At the end of April 1928 the grain crisis seemed to recur. Pravda called, on April 26, for no relaxation of the “class-pressure” on the kulaks. The emergency measures were re-imposed. Soon the press was to headline a case of “sabotage” in the Donetz coal mines, in order to sound the alarm unceasingly and to warn the workers against “the new forms and methods of the struggle of the bourgeoisie against the workers’ state and the socialist industrialisation”.
In fact the turn to the left during the grain crisis was the beginning of a turn in general policy. At the end of May, in a public speech, Stalin traced the outlines of a policy which was no longer that of the Fifteenth Congress, particularly in his statement that, in the realm of agriculture, “the solution lies in the change-over from individual peasant farms to collective farms” and that in no circumstances must “the development of heavy industry be slowed down and light industry, which serves particularly the peasant market, be made the basis for industry in general”.  The Central Committee was to witness in July 1928 the first collision outside the Politburo between Stalin and his opponents on the right, Bukharin, Rykov and Tomsky, the opening of the last great nearly-public conflict within the party.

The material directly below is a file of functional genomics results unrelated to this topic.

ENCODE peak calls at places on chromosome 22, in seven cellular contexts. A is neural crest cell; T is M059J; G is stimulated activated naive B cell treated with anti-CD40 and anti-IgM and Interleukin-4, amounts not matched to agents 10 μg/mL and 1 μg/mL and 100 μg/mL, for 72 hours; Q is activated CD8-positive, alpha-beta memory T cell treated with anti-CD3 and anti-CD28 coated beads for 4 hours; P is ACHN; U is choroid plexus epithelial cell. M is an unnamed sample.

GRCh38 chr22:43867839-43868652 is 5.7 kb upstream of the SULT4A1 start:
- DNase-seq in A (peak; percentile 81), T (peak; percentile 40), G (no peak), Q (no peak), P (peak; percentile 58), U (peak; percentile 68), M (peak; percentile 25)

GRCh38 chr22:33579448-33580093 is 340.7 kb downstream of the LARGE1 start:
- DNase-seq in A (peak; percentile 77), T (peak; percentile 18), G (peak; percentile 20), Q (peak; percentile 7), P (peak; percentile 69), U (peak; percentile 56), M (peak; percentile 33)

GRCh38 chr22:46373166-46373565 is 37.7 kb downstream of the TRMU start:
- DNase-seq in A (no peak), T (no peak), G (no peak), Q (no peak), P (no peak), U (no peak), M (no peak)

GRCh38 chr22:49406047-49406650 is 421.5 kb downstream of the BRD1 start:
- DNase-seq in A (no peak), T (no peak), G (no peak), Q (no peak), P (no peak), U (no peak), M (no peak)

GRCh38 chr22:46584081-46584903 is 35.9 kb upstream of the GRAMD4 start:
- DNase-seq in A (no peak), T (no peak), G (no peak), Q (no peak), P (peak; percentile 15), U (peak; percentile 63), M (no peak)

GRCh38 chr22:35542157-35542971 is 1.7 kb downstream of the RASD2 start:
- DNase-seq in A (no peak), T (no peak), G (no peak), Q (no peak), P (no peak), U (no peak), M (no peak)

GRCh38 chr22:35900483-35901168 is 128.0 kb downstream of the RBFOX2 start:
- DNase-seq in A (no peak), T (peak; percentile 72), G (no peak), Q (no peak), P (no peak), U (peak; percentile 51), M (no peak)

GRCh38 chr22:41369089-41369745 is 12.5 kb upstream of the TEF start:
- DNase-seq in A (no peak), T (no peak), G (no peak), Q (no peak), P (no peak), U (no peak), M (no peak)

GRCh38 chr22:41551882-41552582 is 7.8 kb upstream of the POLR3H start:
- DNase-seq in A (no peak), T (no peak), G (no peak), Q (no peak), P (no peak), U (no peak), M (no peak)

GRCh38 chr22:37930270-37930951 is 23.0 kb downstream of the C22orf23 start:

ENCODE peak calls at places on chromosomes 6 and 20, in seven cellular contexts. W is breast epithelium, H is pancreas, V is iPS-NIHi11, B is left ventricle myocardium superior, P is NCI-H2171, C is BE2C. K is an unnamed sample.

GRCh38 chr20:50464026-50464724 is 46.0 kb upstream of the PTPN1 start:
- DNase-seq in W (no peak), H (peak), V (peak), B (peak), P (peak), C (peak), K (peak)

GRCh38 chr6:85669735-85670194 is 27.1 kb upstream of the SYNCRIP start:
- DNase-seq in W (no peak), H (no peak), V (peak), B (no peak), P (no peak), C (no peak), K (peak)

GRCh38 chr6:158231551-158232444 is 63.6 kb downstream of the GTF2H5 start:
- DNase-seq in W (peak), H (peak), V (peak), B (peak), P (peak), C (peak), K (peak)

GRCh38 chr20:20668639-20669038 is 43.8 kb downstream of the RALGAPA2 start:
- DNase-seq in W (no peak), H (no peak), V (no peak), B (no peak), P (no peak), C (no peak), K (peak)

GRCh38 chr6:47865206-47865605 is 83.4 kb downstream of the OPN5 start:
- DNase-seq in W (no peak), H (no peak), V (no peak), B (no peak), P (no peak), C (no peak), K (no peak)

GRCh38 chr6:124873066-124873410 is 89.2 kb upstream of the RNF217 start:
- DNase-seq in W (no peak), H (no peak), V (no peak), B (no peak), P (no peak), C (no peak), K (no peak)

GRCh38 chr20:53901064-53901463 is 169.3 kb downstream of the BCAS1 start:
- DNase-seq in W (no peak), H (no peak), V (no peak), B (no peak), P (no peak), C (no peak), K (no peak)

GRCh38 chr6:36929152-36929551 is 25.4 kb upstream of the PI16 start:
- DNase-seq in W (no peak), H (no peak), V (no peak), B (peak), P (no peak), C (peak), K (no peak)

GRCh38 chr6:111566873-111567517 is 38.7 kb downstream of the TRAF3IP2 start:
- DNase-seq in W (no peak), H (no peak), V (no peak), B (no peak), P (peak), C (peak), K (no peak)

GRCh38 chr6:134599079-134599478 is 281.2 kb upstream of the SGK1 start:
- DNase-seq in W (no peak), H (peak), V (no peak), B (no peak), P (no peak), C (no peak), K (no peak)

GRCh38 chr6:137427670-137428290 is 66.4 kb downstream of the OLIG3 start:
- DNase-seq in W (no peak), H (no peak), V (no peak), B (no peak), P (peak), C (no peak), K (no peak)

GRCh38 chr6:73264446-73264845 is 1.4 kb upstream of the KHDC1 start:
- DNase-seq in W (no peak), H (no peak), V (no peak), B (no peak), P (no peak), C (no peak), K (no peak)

The positions of the Right found an eloquent spokesman in Bukharin. The experience of the years which had passed since his first great debate with Preobrazhensky had not been lost on him. His rightist positions, which he defended in the leading bodies (an in various articles, notably in Notes of an Economist, which appeared in Pravda, September 30, 1928) had been corrected and refined. The incorrigible polemicist began by underlining the growing contrast between the need of the masses “to get to the heart of things, and the raw, stale, hardly warmed-up spiritual nourishment that was being offered to them”.  The party was riddled with empiricism and always lagging behind events, in this respect like the peasant who only crosses himself when he hears thunder. Bukharin’s aim was to investigate the general laws of development of society in transition in countries possessing a reactionary petty bourgeois population with a hostile periphery, in order to be able to act upon them.  He observed that the advance of production was accompanied by repeated “crises of a special kind; these reproduced capitalist crises only in appearance, because they presented some opposite characteristics and, in particular, “the shortage of goods” instead of over-production. He drew the conclusion that one can determine for a society in a period of transition the schema of reproduction, that is, the conditions of an exact, mutual co-ordination of the different spheres of production, or, in other words, establish the conditions for dynamic economic equilibrium. Essentially the task of working out a national economic plan, more and more resembling a balance-sheet of the whole economy, lies there, a consciously outlined plan, which will at one and the same time be a forecast and a directive.